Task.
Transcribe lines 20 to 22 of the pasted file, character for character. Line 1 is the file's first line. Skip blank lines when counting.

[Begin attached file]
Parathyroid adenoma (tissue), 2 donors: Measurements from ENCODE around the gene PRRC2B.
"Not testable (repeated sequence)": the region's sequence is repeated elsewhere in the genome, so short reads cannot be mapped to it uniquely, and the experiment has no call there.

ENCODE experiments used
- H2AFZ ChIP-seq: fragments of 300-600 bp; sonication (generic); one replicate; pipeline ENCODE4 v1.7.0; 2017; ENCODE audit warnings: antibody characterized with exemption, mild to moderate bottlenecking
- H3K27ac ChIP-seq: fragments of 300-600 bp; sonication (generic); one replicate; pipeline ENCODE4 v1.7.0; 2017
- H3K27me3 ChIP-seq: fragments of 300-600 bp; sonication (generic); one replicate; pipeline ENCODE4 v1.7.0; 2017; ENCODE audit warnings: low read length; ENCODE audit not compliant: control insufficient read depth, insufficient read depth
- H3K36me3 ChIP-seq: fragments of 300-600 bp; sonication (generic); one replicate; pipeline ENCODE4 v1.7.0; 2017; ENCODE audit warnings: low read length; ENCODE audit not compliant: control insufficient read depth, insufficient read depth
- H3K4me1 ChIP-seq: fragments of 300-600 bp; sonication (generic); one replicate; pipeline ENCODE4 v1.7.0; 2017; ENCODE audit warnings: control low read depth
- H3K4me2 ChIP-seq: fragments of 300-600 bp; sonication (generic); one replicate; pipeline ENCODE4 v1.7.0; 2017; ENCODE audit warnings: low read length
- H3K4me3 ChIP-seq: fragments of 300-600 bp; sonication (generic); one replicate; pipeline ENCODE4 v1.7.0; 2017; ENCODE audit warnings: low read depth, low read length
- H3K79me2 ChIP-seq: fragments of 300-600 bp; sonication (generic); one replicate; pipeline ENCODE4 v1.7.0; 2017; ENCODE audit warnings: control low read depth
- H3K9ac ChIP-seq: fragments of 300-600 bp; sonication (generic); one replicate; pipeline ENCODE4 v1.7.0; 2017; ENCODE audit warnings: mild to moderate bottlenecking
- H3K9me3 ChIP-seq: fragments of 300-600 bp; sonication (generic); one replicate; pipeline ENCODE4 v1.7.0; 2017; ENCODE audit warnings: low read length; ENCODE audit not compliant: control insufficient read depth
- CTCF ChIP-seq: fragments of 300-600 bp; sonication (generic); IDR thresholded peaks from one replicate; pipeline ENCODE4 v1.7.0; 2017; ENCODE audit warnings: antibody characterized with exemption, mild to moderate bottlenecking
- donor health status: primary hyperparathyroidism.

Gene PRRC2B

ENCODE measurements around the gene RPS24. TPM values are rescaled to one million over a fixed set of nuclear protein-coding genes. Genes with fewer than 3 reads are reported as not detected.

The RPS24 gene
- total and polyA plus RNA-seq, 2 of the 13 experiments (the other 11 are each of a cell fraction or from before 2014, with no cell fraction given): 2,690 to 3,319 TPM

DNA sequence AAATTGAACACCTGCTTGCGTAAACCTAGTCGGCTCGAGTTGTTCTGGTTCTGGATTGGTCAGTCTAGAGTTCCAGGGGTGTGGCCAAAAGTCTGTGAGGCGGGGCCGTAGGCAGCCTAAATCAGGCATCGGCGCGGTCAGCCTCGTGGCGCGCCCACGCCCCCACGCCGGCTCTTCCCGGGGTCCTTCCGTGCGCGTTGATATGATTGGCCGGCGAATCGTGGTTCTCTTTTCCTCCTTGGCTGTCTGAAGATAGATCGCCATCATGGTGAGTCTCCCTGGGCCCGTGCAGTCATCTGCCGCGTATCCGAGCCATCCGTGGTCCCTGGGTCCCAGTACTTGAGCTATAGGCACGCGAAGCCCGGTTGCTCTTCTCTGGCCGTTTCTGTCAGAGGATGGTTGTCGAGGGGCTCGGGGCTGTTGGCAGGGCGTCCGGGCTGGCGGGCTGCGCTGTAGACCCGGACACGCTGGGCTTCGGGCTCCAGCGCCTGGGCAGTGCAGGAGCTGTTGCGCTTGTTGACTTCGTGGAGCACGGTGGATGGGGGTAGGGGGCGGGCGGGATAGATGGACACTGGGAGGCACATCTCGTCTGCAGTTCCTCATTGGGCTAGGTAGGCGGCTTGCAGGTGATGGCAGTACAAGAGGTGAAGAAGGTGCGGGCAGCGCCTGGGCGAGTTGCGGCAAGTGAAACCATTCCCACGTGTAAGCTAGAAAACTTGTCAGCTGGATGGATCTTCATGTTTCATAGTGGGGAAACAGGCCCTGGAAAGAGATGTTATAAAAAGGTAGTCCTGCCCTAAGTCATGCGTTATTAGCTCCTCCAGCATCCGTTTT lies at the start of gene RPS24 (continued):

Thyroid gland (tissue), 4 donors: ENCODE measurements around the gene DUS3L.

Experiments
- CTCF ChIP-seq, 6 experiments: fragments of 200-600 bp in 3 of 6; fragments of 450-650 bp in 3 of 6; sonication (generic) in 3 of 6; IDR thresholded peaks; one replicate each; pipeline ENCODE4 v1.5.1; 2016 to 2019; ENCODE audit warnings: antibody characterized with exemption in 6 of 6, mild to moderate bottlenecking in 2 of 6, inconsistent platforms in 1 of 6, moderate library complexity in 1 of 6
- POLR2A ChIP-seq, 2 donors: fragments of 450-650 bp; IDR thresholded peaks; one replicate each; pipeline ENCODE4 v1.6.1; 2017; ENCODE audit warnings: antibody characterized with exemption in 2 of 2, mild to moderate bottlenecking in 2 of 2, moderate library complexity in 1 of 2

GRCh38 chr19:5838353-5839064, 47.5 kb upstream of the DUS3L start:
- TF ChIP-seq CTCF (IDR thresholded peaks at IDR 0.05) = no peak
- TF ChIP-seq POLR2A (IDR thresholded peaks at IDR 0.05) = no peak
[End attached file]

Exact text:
DNA sequence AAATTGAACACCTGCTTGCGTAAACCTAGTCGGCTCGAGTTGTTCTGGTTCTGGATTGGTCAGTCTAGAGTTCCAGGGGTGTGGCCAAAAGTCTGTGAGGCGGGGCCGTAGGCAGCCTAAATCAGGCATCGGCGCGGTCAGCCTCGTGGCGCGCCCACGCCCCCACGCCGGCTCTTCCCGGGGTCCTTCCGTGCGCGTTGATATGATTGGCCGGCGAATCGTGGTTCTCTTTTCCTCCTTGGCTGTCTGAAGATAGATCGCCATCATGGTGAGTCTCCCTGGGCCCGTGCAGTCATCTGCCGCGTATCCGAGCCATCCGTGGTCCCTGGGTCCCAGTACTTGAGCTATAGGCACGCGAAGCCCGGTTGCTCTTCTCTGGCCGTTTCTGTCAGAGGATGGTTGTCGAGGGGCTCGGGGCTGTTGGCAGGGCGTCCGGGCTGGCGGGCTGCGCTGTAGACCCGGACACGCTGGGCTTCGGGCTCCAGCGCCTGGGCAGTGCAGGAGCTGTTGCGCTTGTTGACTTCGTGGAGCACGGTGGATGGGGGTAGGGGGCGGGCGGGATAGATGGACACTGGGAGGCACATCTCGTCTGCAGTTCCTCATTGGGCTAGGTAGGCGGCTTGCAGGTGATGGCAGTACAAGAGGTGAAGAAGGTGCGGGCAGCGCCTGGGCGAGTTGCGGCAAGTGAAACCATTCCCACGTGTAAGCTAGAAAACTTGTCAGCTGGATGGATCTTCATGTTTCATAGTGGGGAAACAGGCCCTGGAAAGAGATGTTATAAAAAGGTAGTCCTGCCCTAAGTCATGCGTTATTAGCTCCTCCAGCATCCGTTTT lies at the start of gene RPS24 (continued):

Thyroid gland (tissue), 4 donors: ENCODE measurements around the gene DUS3L.

Experiments